Most of know that poor dental hygiene can cause tooth decay, gum disease and bad breath -but poor dental health may be the cause of other health conditions.
Research is still underway with Universities around the world, but it is well recognised that poor dental health leads to an array of risk of factors causing poor health and potentially causing other serious illnesses.
Dentists recommend that we brush for 2 minutes, twice daily, as well as it being important to floss daily, to clear away the bacterial film that hides in between the teeth, and can not be removed with brushing only. Six monthly professional scaling and cleaning and dental checks are recommended,
In 2010, a small New York University (NYU) study found a link between gum inflammation and Alzheimer's disease, following review of 20 years of data from Denmark. Gum disease at the age of 70 was associated with lower scores for cognitive ability, even when taking other factors, such as obesity, smoking and tooth loss into account.
In 2013, a UK study showed that a type of bacteria in some people's mouths - Porphyromonas gingivalis - which is usually associated with chronic gum disease - was found in the Alzheimer's brain samples but was not found in the samples of the brains of people who did not have Alzheimer's.
Scientific evidence in 2014, with a follow up study, showed that two of the three gum disease-causing bacteria are capable of movement and have been showing up in brain tissue samples. The mobile bacteria leave the mouth and enter the brain in two ways, by directly entering the brain, crawling up the nerves that connect the brain and the roots of the teeth. The other path the bacteria can travel is through the blood circulation system and into the brain. With bleeding gums, the gum disease-causing bacteria will enter the blood stream every time we clean our teeth and even when we eat food.
The main bacteria that causes inflammation around the gums is a type of bacteria known as P. gingivalis, which has found ways to attach to red blood cells in the blood stream and instead of leaving the red blood cells in the spleen, they choose to travel into the brain at a point where there are no immune checkpoints, and where they then spread through the brain. The blood vessels tend to enlarge and become leaky as people get older, making them even more vulnerable to disease.
Research has demonstrated that chemicals released by the immune system of the brain happen when periodontal disease causing bacteria get inside the brain leading to damage of functioning nerve cells in the part of the brain that relates to memory.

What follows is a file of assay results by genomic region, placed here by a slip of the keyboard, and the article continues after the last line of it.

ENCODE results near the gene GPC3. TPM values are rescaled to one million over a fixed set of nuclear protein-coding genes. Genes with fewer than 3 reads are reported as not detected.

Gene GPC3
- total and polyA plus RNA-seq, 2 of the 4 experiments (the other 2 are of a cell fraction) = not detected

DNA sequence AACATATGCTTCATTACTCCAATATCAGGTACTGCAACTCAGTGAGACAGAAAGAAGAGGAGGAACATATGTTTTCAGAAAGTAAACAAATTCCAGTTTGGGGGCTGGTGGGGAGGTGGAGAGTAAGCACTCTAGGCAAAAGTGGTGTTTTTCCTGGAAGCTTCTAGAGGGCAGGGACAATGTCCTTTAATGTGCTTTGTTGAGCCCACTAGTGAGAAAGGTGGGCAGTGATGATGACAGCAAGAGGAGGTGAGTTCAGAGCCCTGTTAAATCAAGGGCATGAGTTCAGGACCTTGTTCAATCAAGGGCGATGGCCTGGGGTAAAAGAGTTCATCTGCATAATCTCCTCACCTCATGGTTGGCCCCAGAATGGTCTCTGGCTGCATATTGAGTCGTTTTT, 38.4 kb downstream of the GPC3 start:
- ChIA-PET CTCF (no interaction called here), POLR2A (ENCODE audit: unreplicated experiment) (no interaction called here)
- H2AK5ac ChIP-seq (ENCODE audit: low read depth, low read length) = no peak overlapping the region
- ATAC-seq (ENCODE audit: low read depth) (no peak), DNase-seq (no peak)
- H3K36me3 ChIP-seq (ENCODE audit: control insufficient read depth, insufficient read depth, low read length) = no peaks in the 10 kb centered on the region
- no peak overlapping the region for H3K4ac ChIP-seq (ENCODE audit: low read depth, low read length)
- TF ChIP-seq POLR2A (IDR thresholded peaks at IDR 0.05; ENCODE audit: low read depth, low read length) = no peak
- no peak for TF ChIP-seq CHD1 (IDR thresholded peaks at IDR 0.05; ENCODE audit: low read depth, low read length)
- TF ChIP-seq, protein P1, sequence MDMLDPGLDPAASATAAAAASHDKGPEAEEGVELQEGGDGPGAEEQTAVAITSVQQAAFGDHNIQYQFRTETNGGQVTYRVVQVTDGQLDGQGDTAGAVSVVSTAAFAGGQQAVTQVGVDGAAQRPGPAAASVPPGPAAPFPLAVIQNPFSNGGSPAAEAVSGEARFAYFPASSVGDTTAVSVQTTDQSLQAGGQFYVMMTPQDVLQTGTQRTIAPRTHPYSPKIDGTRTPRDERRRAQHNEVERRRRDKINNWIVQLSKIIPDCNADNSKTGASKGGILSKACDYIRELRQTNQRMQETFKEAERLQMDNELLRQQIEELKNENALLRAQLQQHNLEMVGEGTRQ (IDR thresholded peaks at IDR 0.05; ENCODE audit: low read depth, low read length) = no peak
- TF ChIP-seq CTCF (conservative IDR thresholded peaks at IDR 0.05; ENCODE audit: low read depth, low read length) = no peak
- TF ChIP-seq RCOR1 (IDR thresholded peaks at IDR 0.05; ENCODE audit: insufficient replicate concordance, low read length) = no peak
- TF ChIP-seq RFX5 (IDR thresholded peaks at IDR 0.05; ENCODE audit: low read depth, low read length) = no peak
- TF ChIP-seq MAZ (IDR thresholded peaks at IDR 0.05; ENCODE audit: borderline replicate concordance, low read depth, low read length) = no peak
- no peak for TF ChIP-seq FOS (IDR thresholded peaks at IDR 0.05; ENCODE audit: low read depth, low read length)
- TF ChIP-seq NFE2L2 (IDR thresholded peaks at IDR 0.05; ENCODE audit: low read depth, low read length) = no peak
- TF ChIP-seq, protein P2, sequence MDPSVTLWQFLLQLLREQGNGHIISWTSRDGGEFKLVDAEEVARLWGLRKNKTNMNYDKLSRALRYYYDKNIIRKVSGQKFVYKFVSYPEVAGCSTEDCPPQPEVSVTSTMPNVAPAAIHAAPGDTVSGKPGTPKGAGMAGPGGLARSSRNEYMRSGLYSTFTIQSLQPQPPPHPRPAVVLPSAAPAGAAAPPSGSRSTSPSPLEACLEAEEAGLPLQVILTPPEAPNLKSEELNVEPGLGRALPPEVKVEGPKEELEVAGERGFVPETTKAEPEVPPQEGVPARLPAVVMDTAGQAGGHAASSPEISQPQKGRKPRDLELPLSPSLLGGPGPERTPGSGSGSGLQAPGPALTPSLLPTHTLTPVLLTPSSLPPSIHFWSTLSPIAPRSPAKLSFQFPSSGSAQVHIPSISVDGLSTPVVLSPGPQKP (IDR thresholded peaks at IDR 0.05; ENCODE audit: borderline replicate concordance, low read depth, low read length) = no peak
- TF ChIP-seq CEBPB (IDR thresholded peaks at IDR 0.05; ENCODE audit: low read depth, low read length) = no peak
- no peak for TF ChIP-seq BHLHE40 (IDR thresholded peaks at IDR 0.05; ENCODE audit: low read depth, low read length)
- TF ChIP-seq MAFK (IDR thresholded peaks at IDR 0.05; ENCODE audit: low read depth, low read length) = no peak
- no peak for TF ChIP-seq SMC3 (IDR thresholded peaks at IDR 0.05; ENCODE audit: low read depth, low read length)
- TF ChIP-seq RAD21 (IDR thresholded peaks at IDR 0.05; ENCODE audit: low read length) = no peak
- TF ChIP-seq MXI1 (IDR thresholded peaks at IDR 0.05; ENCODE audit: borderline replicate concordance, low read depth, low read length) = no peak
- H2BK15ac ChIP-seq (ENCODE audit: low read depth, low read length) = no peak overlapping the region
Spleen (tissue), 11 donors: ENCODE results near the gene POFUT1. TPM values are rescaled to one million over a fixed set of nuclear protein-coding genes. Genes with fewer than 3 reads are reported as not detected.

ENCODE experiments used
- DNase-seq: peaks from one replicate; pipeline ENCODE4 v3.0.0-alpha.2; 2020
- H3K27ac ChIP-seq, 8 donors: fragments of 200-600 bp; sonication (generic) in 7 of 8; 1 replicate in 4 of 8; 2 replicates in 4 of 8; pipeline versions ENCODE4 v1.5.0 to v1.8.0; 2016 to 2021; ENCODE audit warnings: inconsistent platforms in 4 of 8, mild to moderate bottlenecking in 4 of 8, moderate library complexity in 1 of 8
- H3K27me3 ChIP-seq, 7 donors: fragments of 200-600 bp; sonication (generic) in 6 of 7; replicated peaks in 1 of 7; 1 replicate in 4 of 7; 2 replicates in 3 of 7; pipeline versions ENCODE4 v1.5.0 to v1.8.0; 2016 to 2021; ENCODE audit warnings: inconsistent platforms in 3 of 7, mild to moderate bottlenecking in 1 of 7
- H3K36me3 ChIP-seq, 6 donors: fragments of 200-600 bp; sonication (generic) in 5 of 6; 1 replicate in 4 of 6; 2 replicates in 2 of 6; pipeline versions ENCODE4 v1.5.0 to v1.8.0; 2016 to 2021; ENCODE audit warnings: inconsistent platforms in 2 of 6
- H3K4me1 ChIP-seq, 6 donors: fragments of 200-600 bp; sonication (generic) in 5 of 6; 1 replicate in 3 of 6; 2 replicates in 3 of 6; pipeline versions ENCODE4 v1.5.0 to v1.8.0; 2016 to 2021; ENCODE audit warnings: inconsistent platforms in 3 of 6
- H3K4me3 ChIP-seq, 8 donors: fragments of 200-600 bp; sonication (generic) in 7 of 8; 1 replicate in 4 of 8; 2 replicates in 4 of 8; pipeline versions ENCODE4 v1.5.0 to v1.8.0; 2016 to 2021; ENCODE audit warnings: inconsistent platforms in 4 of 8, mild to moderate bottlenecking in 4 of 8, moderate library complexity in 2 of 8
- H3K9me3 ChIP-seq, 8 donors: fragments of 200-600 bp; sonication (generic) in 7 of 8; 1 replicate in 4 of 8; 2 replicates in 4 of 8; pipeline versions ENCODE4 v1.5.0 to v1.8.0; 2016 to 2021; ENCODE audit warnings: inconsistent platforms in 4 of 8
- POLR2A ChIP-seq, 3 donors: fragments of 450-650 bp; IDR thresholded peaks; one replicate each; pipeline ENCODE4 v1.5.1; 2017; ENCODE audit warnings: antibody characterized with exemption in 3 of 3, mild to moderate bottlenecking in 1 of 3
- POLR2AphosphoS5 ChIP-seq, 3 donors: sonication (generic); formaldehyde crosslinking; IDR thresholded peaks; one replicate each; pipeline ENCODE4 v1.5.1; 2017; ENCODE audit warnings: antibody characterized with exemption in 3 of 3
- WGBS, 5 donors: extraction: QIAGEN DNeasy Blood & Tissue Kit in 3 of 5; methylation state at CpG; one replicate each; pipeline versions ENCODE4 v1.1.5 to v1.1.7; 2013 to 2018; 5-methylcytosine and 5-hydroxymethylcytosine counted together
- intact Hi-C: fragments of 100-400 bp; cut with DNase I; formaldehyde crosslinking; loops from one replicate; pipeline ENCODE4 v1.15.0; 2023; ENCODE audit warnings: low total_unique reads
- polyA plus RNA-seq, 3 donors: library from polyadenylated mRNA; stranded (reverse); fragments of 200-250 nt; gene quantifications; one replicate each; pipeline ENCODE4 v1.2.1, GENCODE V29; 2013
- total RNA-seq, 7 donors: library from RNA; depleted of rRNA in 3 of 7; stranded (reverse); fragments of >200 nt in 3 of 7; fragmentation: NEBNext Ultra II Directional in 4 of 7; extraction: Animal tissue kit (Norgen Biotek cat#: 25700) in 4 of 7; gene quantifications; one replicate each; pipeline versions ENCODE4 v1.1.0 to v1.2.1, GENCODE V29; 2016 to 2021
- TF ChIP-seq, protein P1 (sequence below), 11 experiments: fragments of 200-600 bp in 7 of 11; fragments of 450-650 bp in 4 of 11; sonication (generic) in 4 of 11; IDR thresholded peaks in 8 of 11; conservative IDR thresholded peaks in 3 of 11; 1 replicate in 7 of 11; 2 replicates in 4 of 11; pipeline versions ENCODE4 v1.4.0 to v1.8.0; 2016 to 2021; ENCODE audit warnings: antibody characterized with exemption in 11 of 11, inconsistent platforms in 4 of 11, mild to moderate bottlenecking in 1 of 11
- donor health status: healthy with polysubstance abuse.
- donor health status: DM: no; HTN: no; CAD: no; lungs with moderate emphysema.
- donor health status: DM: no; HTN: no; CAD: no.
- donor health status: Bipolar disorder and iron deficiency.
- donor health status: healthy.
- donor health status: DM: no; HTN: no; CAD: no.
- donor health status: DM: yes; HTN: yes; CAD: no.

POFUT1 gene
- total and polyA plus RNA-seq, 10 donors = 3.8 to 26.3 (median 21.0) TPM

Research at Harvard University in 2007 found a link between periodontal disease and pancreatic cancer, however the exact way this comes about is still unknown.
Periodontal disease is where inflammation in the gum tissue that sits around the teeth leads to a loss of bone from around the teeth that cannot be reversed.
Gingivitis is the where the tissue around the teeth becomes inflamed because bacteria in the plaque around the teeth builds up due to poor dental hygiene - and was not linked to increased cancer risk. However, gingivitis can lead to periodontitis- where jaw bone is lost from around the teeth - if it is not treated.
A Harvard research review of over 50 000 men found that a history of gum disease and particularly recent tooth loss had a 64% increased risk of pancreatic cancer. Tooth decay had no increased risk for cancer.
It is thought that there may be high levels of carcinogenic compounds - called nitrosamines - in the mouths of people with periodontal disease which may react to the digestive chemicals in the gut creating an environment that leads to pancreatic cancer. Further research in 2012 could only prove a link, and was unable to prove whether the periodontitis bacteria cause or are because of pancreatic cancer, and it has still not been established as a risk factor because of the lack of actual proof.
A study in 2008, found that people with bleeding gums from poor dental hygiene could increase their risk of heart disease. Bacteria from the mouth can enter the bloodstream and stick to platelets, which can then form blood clots, interrupting the flow of blood to the heart and triggering a heart attack. There are up to 700 different types of bacteria that live in our mouths.
Heart disease is the biggest killer in the western world. Bacteria from the mouth can cause bacterial infections, which are a recognised risk factor for heart disease.
A Bristol University study found that bacteria interact with platelets by copying the pressure inside the blood vessels and the heart. The bacteria causes the platelets to clump together, which allows the bacteria to hide inside from attack by immune cells and makes them less detectable to antibiotics.